Jean-Léon Gérôme (French, Vésoul 1824–1904 Paris)
1868–69Oil on canvas31 3/4 x 26 in. (80.6 x 66 cm)
My great-great grandfather, Bertsche Tsitov, practiced emergency medicine in Russia. During the Russo-Turkish war, he was compelled to serve as a medic (I’m not sure how much choice he had in the matter.) He returned home with stories of fighting the Bashi-Bazouks, which have since been passed down the generations. Actually, only one has reached my generation (and I’m fairly certain it has only reached me – no one else asks about the family history), and it is a fabrication.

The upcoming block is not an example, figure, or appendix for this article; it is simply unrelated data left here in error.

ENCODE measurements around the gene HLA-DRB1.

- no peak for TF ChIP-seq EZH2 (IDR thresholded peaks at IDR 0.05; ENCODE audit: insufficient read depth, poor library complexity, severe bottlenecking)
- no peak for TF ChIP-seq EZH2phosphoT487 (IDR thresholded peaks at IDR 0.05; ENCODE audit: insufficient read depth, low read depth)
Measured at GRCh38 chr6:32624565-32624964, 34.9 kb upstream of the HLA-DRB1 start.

After fighting a series of battles with the Bashi-Bazouks (of course Bertsche didn’t do any of the fighting), the Russians captured the Bashi-Bazouk company leader. The man was enormous and musclebound, superhuman. He was to be executed by firing-squad. When the time came, however, the firing-squad’s bullets simply bounced off of the Bashi-Bazouk leader’s perfect chest. Something sharper than a lead round was needed to pierce his muscles. Bertsche’s stores, however, had what was needed. The soldiers loaded their rifles with hypodermic needles, and subsequently executed the company leader with ease.